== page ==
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  • Abstract: With the rapid growth of the Internet, web mining has emerged as a new area of research involving web content mining (WCM), web structure mining (WSM), and web usage mining (WUM). WCM refers to the discovery of useful information from the web, including text, images, audio, video, etc. WSM focuses on the web’s hyperlink structure and topology.  WUM is about analyzing the logs to find interesting patterns. People have found out some very interesting features of the Internet through web mining. For example, the Internet is a scale-free network (SFN), meaning that the vertex connectivities follow a scale-free power-law distribution, instead of a random network. SFN is governed by robust self-organizing phenomena that go beyond the individual systems. Also, people have found out that the Internet is self-similar. The better understanding of the Internet could help people to deign more robust artificial networks that could ultimately provide information assurance. The state-of-the-art findings of web mining and techniques will be reported and the future directions of web mining will be discussed.
  • What do you do online?

Transcript

  • 1. There are only 10 types of people in the world: Those who understand binary, and those who don't.
  • 2. Web Mining and Information Assurance Dr. Xueping Li Dept. of Industrial & Information Engineering University of Tennessee
  • 3. Outline
    • Introduction to Web Mining
    • Web content mining
    • Web usage mining
    • Web structure mining
    • Complex Networks
  • 4. What Is Data Mining?
    • Data mining (knowledge discovery in databases):
      • Extraction of interesting ( non-trivial, implicit, previously unknown and potentially useful) information or patterns from data in large databases
    • Alternative names and their “inside stories”:
      • Data mining: a misnomer?
      • Knowledge discovery(mining) in databases ( KDD ), knowledge extraction, data/pattern analysis, data archeology, data dredging, information harvesting, business intelligence, etc.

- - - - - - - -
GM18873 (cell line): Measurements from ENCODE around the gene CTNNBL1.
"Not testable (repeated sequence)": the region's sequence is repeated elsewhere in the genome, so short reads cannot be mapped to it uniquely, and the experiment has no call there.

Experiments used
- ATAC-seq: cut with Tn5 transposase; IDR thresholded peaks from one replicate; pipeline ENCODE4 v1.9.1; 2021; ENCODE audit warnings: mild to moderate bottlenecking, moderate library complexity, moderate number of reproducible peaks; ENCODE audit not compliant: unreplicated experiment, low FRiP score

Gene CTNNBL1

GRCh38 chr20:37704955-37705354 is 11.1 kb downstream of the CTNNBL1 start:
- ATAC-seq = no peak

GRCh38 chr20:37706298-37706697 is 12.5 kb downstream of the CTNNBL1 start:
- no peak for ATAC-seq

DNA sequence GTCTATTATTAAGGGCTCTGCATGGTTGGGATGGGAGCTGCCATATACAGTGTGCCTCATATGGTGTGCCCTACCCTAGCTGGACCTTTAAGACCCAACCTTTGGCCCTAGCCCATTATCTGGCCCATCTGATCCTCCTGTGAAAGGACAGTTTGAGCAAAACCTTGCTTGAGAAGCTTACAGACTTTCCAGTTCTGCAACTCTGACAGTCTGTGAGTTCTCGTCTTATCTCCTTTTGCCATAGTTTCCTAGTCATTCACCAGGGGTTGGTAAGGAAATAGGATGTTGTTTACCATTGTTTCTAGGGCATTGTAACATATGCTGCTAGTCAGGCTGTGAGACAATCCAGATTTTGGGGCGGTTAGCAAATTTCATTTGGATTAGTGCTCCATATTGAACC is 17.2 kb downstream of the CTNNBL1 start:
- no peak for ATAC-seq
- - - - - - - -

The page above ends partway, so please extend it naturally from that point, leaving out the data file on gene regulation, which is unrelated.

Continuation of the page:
Source: Jiawei Han and Micheline Kamber: Data Mining: concepts and Techniques
  • 5. Why Data Mining? — Potential Applications
    • Database analysis and decision support
      • Market analysis and management
        • target marketing, customer relation management, market basket analysis, cross selling, market segmentation
      • Risk analysis and management
        • Forecasting, customer retention, improved underwriting, quality control, competitive analysis
      • Fraud detection and management
    • Other Applications
      • Text mining (news group, email, documents) and Web analysis .
      • Intelligent query answering
    Jiawei Han and Micheline Kamber: Data Mining: concepts and Techniques Motivation: “Necessity is the Mother of Invention”
  • 6. What is Web Mining?
    • Discovering useful information from the World-Wide Web and its usage patterns
    • Applications
      • Web search e.g., Google, Yahoo,…
      • Vertical Search e.g., FatLens, Become,…
      • Recommendations e.g., Amazon.com
      • Advertising e.g., Google, Yahoo
      • Web site design e.g., landing page optimization
  • 7. Structured vs. Web data mining
    • Traditional data mining
      • data is structured and relational
      • well-defined tables, columns, rows, keys, and constraints.
    • Web data
      • Readily available data rich in features and patterns
        • Text, image, audio, video
      • Spontaneous formation and evolution of
        • topic-induced graph clusters
        • hyperlink-induced communities
      • Challenges
        • Content includes truth, lies, obsolete information, contradictions, …
        • Uncontrolled quality, widely distributed, rapidly changing, heterogeneous/complex data types, no consistent semantics or structure within or across objects, etc. (XHTML & XML?)
  • 8. Size of the Web
    • Number of pages
      • Technically, infinite
        • Because of dynamically generated content
        • Lots of duplication (30-40%)
      • Best estimate of “unique” static HTML pages comes from search engine claims
        • Google = 8 billion, Yahoo = 20 billion
        • Lots of marketing hype
    • Number of unique web sites
      • Netcraft survey says 72 million sites (http://news.netcraft.com/archives/web_server_survey.html)
  • 9. Growth of the Internet * Fig. source: Douglas E. Comer, Computers Networks and Internets with Internet Applications , 4e, Person Prentice Hall, 2004
  • 10. Web Mining Taxonomy
    • Web content mining ( WCM )
    • Web usage mining (WUM)
    • Web structure mining (WSM)
    Web Mining Web Content Mining Web Usage Mining Web Structure Mining
  • 11. WCM & WUM
  • 12.  
  • 13. Main source of the data: Log files
    • Main source of the data about the activity of our web server are Log files
    • Typical line of a Log file: